Festival and Sacred Transgression in rural Japan

Found : Festival and Sacred Transgression in rural Japan

[T]here is also generally an expectation of a thorough liberation of mind and body, a destruction of the existing order. Festival days involve a kind of public license for the casting away of everyday restraints and for the kind of behavior which in normal common sense would be disdainfully dismissed as vulgar. And this attitude, we might note, is not something which came to be prevalent only since the Edo period with its heightening of human emotions. In the ninth books of the Man'yôshû we find the following "long poem" (chôka):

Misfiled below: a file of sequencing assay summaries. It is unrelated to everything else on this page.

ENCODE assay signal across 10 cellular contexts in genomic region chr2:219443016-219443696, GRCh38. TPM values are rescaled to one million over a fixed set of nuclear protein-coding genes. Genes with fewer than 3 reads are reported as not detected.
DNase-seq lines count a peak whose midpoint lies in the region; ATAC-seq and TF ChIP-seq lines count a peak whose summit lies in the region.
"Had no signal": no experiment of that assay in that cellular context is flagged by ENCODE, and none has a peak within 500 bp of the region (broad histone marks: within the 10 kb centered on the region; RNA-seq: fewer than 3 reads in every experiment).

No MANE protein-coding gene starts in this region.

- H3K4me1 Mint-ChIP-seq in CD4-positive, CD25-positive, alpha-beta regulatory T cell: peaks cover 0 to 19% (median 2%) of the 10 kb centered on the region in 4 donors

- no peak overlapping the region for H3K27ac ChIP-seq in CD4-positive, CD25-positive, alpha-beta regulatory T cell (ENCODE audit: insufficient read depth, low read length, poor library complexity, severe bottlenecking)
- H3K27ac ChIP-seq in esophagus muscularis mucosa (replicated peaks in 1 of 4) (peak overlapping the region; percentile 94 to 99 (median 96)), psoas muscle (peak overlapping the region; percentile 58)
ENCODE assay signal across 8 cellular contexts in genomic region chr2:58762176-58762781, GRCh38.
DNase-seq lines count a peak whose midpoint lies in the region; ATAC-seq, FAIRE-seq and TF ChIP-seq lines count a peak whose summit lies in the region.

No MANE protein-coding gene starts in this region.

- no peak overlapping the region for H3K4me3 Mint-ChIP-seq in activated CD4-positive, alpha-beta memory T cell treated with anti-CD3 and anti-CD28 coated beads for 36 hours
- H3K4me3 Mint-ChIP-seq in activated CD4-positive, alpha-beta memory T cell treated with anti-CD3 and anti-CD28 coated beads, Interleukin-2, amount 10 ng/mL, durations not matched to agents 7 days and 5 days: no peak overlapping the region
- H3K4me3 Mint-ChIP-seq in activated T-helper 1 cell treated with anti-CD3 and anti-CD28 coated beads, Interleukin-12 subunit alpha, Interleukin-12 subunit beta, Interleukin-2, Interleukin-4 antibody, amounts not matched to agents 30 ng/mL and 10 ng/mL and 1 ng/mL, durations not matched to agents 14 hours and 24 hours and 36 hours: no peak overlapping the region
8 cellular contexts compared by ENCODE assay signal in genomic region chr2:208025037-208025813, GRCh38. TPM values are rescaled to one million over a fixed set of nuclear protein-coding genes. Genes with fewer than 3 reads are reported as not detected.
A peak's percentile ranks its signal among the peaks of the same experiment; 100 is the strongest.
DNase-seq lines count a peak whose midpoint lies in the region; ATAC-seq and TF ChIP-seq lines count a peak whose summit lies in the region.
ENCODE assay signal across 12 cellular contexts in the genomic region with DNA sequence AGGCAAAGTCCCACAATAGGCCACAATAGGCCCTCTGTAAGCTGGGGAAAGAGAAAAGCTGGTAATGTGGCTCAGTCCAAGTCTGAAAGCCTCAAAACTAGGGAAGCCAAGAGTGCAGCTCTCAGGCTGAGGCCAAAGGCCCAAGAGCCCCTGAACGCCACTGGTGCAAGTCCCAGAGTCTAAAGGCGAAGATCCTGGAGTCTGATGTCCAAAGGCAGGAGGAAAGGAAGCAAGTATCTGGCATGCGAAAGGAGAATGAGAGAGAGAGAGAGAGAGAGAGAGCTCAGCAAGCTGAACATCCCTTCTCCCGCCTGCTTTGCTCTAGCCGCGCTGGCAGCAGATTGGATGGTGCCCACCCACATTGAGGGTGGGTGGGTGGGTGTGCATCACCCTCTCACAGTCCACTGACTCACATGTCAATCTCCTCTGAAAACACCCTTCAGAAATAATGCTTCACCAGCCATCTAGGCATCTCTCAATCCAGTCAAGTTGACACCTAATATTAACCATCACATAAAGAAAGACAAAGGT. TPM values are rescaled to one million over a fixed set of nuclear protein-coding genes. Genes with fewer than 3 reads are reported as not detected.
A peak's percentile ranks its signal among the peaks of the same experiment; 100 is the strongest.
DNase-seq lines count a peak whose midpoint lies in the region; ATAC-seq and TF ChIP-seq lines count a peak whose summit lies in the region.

On Mount Tsukuba where eagles dwell
By the founts of Mohakitsu,
Maidens and men, in troops assembling,
Hold a kagai, vying in poetry;
I will seek company with others' wives,
Let others woo my own;
The gods that dominate this mountain
Have allowed such freedom since of old;
This day regard us not
With reproachful eyes,
Nor say a word of blame.

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